In mid-September, Carl Zeiss Meditec’s VisMax SMILE (Small Incision Lenticule Extraction) vision correction procedure won market approval from the FDA, paving the way for less-invasive, single-laser vision correction.

“Commercial availability is not yet known, but should be in several months,” says Jon G. Dishler, MD, of Dishler Laser Institute, Denver, Co., U.S. medical monitor for the VisuMax IDE Study. Current users of the VisuMax laser will need to upgrade their existing software. New users will need to complete SMILE training before and during their first cases.

SMILE requires the use of the Zeiss VisuMax femtosecond laser to create a disc-shaped lenticule inside the cornea, which is then extracted through a 2- to 3-mm corneal incision. Extraction of the lenticule flattens the cornea, correcting the myopia.

In SMILE, removing a lenticule flattens the cornea. Image: Jesper Hjordal, MD
Unlike LASIK, SMILE doesn’t entail stromal ablation or a flap. “The laser cutting portion takes less than a minute, and then the patient is repositioned slightly for a different set of optics which allows the surgeon to precisely remove the lenticule with a pair of forceps,” Dr. Dishler explains.

Because SMILE leaves behind a smaller entry wound, there’s less disruption to the corneal surface than with LASIK. This may mean faster recovery and less chance of postop dry eye. SMILE candidates must be at least 22 and have documented stable manifest refraction over the past year. SMILE candidates should be -1 D to -8 D with ≤ -0.50 D cylinder and MRSE -8.25 D in the affected eye(s). “Particularly well-suited candidates are ones where a corneal flap would best be avoided, such as the military or police,” says Dr. Dishler.

“The approved procedure doesn’t correct astigmatism,” he notes, “so patients who are satisfied with spherical soft contact lenses within the approved range are good potential candidates.”

For the study, 336 eyes underwent SMILE for nearsightedness at five investigational sites. “There was excellent and stable correction of refractive error in the clinical trial,” says Dr. Dishler. Of the 328 participants evaluated at six months, 88 percent had uncorrected visual acuity of 20/20 or better, with all but one seeing 20/40 or better uncorrected. Patients also experienced rapid visual recovery with little discomfort. Intraoperative complications included difficulty removing the corneal tissue and loss of suction. Postop complications included debris at the tissue-removal site, dry eye, glare and halos.

Although no enhancements were needed in the study, Dr. Dishler states that they could be performed by PRK if needed.

A clinical trial is currently underway in myopic astigmats, but hyperopic patients will have to wait even longer to see if SMILE is an option for them. “There is an international study on treatment of hyperopia,” Dr. Dishler says, “but this has not been studied yet in an FDA clinical trial, and we have no information on future plans.”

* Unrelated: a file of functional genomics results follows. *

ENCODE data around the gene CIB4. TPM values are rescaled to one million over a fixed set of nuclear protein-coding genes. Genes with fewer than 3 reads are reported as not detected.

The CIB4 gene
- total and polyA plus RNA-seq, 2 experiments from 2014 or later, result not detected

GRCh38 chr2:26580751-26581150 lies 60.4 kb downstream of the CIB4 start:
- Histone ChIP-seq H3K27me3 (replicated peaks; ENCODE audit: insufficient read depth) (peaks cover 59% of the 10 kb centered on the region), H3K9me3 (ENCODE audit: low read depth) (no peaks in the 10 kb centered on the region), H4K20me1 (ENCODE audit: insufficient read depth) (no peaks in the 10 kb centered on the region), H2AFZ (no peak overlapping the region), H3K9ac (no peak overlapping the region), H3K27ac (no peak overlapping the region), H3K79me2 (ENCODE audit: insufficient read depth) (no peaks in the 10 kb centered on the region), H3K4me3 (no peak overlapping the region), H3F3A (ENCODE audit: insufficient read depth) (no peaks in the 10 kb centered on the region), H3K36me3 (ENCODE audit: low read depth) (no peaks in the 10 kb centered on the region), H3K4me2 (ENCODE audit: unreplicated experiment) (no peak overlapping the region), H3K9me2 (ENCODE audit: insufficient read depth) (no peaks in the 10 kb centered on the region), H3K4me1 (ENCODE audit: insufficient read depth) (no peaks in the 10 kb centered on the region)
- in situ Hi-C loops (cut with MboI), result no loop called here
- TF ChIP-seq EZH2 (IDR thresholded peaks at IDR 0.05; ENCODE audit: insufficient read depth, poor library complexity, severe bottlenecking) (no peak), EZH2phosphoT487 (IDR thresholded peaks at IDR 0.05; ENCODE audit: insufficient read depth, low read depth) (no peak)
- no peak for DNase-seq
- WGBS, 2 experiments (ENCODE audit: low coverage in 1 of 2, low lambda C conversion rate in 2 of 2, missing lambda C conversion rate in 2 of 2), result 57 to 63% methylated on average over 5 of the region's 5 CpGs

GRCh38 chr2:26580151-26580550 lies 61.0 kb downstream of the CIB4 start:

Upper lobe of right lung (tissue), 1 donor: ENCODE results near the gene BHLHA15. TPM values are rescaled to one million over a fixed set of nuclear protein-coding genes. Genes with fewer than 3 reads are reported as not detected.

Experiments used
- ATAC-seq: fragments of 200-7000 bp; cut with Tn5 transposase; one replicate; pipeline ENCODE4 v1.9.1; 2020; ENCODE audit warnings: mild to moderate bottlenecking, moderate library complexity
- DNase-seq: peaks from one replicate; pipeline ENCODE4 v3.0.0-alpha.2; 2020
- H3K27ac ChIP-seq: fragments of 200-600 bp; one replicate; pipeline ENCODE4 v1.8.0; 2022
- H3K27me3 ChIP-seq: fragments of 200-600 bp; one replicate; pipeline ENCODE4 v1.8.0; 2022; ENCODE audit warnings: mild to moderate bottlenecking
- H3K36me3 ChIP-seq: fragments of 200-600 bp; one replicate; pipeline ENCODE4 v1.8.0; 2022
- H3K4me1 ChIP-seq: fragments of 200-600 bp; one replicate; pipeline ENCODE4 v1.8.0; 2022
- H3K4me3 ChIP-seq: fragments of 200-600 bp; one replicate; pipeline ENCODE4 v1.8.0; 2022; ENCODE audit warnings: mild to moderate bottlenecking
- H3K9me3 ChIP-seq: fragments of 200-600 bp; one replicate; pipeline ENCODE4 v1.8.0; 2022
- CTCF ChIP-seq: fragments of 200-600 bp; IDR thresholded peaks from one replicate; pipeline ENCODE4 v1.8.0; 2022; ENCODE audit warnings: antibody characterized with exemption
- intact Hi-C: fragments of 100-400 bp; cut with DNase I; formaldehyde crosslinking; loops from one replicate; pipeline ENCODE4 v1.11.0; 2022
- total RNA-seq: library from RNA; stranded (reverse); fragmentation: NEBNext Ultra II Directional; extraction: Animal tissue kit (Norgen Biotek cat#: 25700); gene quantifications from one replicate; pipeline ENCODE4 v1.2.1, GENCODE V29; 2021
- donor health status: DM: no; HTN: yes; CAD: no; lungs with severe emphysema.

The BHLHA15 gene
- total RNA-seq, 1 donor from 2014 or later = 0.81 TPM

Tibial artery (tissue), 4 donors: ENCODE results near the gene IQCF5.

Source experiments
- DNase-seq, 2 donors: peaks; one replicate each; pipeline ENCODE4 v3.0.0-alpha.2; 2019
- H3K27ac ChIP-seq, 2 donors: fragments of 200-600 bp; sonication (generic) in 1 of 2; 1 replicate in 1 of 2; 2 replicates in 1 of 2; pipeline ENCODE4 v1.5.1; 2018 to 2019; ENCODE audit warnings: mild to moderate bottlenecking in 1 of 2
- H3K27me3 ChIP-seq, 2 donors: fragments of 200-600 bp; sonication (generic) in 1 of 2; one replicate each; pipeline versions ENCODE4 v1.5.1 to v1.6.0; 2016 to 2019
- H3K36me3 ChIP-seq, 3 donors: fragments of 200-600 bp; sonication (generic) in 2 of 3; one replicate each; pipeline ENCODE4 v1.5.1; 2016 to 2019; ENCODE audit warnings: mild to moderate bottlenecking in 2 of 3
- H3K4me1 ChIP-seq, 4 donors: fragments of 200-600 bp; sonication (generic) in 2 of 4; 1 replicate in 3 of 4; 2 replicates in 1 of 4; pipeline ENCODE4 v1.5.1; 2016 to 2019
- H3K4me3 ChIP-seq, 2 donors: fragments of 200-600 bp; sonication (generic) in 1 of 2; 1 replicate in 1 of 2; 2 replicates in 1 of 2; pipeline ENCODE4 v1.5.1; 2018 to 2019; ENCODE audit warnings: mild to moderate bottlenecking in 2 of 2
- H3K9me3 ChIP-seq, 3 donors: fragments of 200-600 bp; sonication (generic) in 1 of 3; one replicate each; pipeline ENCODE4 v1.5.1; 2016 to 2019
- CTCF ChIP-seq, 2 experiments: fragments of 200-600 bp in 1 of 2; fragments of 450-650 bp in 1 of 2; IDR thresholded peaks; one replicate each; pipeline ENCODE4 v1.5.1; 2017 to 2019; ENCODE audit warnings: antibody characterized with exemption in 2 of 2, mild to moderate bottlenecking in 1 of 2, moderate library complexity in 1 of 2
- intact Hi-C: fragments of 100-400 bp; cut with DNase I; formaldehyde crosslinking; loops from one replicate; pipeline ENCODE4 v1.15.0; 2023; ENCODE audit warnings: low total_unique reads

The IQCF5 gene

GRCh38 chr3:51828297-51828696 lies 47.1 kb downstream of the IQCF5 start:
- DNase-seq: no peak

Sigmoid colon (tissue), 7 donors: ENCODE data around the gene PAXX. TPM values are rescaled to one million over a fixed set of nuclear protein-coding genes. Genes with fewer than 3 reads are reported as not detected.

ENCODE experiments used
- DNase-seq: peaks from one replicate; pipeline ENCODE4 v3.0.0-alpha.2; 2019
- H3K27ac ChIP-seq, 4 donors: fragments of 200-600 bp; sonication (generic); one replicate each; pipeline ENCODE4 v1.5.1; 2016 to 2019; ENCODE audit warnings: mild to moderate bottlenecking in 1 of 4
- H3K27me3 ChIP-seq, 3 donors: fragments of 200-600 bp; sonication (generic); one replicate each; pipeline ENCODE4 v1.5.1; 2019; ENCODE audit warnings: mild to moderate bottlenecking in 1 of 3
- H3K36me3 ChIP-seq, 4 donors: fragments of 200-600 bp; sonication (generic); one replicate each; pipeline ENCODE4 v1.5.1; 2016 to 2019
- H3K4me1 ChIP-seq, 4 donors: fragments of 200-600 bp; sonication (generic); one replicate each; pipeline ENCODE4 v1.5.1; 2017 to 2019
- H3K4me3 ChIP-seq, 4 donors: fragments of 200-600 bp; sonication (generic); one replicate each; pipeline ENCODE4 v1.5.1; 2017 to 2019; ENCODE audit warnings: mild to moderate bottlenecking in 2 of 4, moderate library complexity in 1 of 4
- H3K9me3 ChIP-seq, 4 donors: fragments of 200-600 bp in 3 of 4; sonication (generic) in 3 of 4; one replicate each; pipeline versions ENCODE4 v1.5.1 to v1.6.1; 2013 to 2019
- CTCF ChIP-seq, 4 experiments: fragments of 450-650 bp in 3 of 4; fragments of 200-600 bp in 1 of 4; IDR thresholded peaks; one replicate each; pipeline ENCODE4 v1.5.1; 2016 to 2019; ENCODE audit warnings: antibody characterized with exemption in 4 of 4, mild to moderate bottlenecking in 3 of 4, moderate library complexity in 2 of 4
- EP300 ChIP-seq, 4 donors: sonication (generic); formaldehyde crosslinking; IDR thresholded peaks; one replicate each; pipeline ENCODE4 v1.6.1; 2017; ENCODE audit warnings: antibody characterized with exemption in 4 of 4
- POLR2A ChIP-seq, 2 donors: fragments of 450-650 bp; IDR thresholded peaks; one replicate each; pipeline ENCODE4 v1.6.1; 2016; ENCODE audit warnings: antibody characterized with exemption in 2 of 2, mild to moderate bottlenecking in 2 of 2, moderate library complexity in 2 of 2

Patients Unaware of Telemedicine
In August, researchers at the University of Michigan Health System examined the efficacy of diagnosing and monitoring diabetic retinopathy via telemedicine. While they found that telemedicine is indeed effective, the study also discovered that only a small portion of the participants had previously used it or even heard of it.

In the study, 97 percent of the participants hadn’t heard of telemedicine, which the researchers believe to be reflective of most U.S. citizens. After being introduced to telemedicine, 32 percent of participants were still either unsure or opposed to participating in telemedicine for DR screening. University of Michigan’s Maria Woodward, MD, notes that previous patient experience makes a difference: “If patients have a strong relationship with their eye doctor and have been living with diabetes for a number of years independently, they are less interested in telemedicine,” she says.

Dr. Woodward also attributes skepticism of telemedicine to lack of knowledge about the process. “Certainly there’s the education aspect, too, as in knowing that this is really safe and effective for patients,” she says. “There has been plenty of evidence in the literature that doing diabetic screening by telemedicine is as safe as going to an eye doctor for the same exam.”

Dr. Woodward notes that telemedicine also isn’t very popular due to its cost. “Telemedicine programs incur a lot of cost,” she explains, “so systems that can see the long-term benefits of preventative medicine have this program in place. Those systems that are set up in such a way that they see the same patients regularly see the power of long-term prevention. In other systems where patients move between systems and providers, there’s a lot of infrastructure cost to set up these programs. Because of this, it really hasn’t been done in the U.S. until now, when the cameras and the technology have allowed the cost of telemedicine to drop to the point that it makes sense to set up these programs for patients.”

Despite its cost and patient unfamiliarity, telemedicine has been helpful in screening for diabetic retinopathy. “The benefit to the patients with diabetes is the convenience,” Dr. Woodward says, “and that convenience is twofold: One, there is the convenience due to time saved; and two, the patients typically don’t have to be dilated for a telemedicine exam, so it’s more comfortable for them.” The study also concluded that telemedicine programs should focus on individuals who have limited access to care, as these programs would allow patients to complete screenings from the comfort and convenience of their own homes.  REVIEW